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Self Care Techniques to Make it Easier to Bandage Lower Extremities

Karen Ashforth, MS, OTR, CHT, CLT-LANA

Bandaging is part of the gold standard of treatment for lymphedema. However, a degree of strength and mobility is required to self-bandage, particularly when wrapping the legs. A number of clients in my practice have chronic lymphedema in one or both legs and are concerned about their future ability to apply bandages. Thankfully, there are techniques available that make the process easier.  

Put the spine in a neutral position: Most people sit to wrap their legs and feet, but holding that position for the amount of time it takes to apply bandages can place a strain on the back. Instead, try lying on the floor or bed while wrapping the feet and lower legs. This allows the back to be supported.  

Daily stretching to maintain good flexibility: Just as athletes warm up their muscles and joints prior to an event, gentle stretching prior to bandaging can increase the body's ability to hold the position of bent hips and knees. It is important to stretch without compression to maintain good range of motion; even elastic compression garments can be bulky enough to limit full joint motion. Stretching in water is ideal because the water compresses without the restriction of a bandage or garment. Daily stretching at home can also be very effective and may be especially helpful just before performing self-bandaging.

Perform gentle, prolonged stretches:  Gentle stretches, held for several minutes at a time, can be very beneficial in the long run by elongating muscle fibers, which leads to increased flexibility. Stretching also helps to warm up joints before an activity. Use deep breathing to engage the diaphragm, to help pump and empty the abdominal lymphatics. Start by holding each stretch for one or two breaths and gradually build the length of time. Never overstretch to the point of feeling pain. Check with your doctor or therapist before starting a program if you have special needs or problems.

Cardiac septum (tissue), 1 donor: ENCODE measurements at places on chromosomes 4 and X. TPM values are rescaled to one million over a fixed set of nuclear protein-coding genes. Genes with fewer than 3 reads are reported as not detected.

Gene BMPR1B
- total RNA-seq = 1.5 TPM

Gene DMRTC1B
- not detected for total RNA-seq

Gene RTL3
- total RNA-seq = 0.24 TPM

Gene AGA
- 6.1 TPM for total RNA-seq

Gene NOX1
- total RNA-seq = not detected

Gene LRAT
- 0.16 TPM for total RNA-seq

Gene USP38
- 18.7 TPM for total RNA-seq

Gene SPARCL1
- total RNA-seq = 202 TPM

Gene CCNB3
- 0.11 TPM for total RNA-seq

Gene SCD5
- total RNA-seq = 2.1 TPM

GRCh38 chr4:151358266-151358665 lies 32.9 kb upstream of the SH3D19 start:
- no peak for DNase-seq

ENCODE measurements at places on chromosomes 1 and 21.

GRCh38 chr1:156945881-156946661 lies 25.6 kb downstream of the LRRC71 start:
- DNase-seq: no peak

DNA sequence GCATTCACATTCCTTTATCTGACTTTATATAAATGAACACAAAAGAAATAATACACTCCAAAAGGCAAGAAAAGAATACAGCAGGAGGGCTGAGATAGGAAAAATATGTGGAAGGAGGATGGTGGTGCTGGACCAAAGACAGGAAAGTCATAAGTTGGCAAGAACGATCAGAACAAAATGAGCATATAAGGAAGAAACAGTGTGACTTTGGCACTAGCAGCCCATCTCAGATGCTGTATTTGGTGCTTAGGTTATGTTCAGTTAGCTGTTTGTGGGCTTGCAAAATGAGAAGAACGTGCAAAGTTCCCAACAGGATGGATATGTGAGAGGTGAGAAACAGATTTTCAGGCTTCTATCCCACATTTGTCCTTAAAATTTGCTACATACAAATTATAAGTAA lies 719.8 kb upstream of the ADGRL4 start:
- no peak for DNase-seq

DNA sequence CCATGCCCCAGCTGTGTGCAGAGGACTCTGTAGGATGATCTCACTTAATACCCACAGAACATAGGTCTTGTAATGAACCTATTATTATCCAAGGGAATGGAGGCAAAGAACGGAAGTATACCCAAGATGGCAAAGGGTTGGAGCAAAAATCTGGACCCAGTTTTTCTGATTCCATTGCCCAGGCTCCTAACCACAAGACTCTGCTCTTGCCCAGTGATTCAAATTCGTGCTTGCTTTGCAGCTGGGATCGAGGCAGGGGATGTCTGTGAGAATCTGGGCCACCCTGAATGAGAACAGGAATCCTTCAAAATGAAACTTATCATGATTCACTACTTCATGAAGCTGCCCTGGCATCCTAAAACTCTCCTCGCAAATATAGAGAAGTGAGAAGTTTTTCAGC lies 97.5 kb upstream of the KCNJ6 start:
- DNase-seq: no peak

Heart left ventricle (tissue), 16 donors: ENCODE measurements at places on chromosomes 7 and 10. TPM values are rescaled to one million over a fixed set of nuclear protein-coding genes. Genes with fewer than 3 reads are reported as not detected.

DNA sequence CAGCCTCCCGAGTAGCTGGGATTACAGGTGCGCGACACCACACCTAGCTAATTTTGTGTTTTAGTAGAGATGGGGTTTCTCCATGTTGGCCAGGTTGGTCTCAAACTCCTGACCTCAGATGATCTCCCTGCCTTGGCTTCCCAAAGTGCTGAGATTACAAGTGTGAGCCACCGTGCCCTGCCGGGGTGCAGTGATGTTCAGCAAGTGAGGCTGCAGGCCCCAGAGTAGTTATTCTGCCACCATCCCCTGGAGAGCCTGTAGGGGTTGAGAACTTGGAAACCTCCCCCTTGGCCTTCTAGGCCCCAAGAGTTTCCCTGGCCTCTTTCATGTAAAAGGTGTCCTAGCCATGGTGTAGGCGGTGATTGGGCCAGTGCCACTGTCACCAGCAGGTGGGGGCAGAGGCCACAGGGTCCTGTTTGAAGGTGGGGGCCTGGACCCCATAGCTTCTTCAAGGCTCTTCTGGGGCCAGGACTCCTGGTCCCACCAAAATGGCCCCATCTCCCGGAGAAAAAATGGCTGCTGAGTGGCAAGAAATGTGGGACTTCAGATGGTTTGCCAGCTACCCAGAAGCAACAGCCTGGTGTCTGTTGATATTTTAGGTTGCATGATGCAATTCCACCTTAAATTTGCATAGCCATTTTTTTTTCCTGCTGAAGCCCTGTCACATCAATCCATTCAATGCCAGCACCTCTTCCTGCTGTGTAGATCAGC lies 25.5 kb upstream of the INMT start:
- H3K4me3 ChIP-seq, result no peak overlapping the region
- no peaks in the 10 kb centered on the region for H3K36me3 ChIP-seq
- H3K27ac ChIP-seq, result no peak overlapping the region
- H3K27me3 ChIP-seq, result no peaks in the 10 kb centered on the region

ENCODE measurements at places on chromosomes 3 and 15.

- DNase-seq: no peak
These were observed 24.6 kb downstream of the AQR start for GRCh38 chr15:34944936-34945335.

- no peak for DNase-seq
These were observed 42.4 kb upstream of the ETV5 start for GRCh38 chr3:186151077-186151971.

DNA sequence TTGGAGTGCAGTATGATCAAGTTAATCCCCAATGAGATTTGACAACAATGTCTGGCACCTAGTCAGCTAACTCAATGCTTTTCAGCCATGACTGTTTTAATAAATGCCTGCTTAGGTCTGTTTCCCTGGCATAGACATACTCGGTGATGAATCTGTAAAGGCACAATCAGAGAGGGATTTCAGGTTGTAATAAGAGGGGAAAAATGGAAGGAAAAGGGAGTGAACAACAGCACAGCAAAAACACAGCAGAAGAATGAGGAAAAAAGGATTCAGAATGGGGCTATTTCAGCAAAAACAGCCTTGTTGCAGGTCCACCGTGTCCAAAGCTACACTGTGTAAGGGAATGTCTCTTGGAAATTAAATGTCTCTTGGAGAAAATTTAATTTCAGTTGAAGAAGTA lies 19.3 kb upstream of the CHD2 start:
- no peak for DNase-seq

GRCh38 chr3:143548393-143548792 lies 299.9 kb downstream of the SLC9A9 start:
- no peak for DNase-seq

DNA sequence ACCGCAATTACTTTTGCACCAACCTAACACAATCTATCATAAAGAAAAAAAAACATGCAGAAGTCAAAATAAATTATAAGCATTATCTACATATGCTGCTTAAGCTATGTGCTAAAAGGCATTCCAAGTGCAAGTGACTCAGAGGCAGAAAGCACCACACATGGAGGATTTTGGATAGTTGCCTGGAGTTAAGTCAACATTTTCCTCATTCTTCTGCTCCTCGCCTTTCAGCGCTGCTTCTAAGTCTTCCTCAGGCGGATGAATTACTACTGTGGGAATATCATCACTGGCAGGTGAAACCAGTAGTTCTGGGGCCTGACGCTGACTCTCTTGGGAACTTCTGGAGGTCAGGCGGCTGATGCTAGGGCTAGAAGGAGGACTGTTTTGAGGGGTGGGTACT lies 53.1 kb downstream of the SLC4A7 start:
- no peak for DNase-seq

What to stretch:

  • Hamstrings: These are muscles on the back of the thighs that cross the hip and knee joints. They are tight in most people because they shorten during sitting, the position of choice for most of us during the daytime. When tightened, the hamstrings may pull on the pelvis and throw the spine out of alignment, which can cause back pain. One way to stretch the hamstrings is to bend forward from the hips to touch your toes. This is done while standing with the knees slightly bent to take the pressure off the low back, with the feet shoulder width apart, pointing straight ahead. It might be helpful to start by placing hands on the knees, and then "walk" the hands towards the ankles.

While it is a great goal to touch the toes, if you feel a stretch in your back or the backs of your legs, stop there and gradually work downward in future stretching sessions. You'll find your flexibility can get a little better each time! A more advanced way to stretch the hamstrings that is particularly helpful for protecting the lower back is to lie on the floor or bed and position the legs up the wall. At first it might be necessary to bend the knees and leave some space between the buttocks and the wall. As the body becomes more and more flexible, eventually the buttocks will be flush against wall, the back of the legs will touch the wall from heel to thigh, and the toes can bend down towards the face to increase the stretch.

  • Knees: Warm up knee joints by lying on the back and hug the knees to the chest.  Start with one knee at a time.  Another method is to stand and hold onto a table, and bend the knees slightly, then straighten them.
  • Ankles: While doing the knee stretches, warm up the ankle joints by doing ankle circles and bending each foot forward and back.

Keep the upper body strong and flexible:When the arms and shoulders are securely anchored by the upper back muscles, there is less strain on the entire body.

  • Roll the shoulders backwards and downward slowly while squeezing the shoulders together. Focus on engaging the muscles between and below the shoulder blades and keep the neck relaxed.

Be aware of the body's signals: Take time while stretching to do a "check in" with the body to identify any emerging problems. Possible signals of infection are changes in skin temperature and color, swelling and/or pain. Also look for areas that have had too much or uneven pressure and are vulnerable to skin breakdown. 

Self care is a good investment: Giving yourself time to breathe, stretching, and monitoring your body will pay off in the long run by keeping you healthy and flexible, and in top condition for self-bandaging.

© 2010 Karen Ashforth
Karen Ashforth, MS, OTR, CHT, CLT-LANA
Dominican Santa Cruz Hospital
Lymphedema Management Program

Karen [dot] ashforth [at] chw [dot] edu (Karen.ashforth@chw.edu)

Karen works full time in a hospital-based outpatient lymphedema clinic. An occupational therapist for 30 years, she combines technology, creativity and innovation in her practice of lymphedema.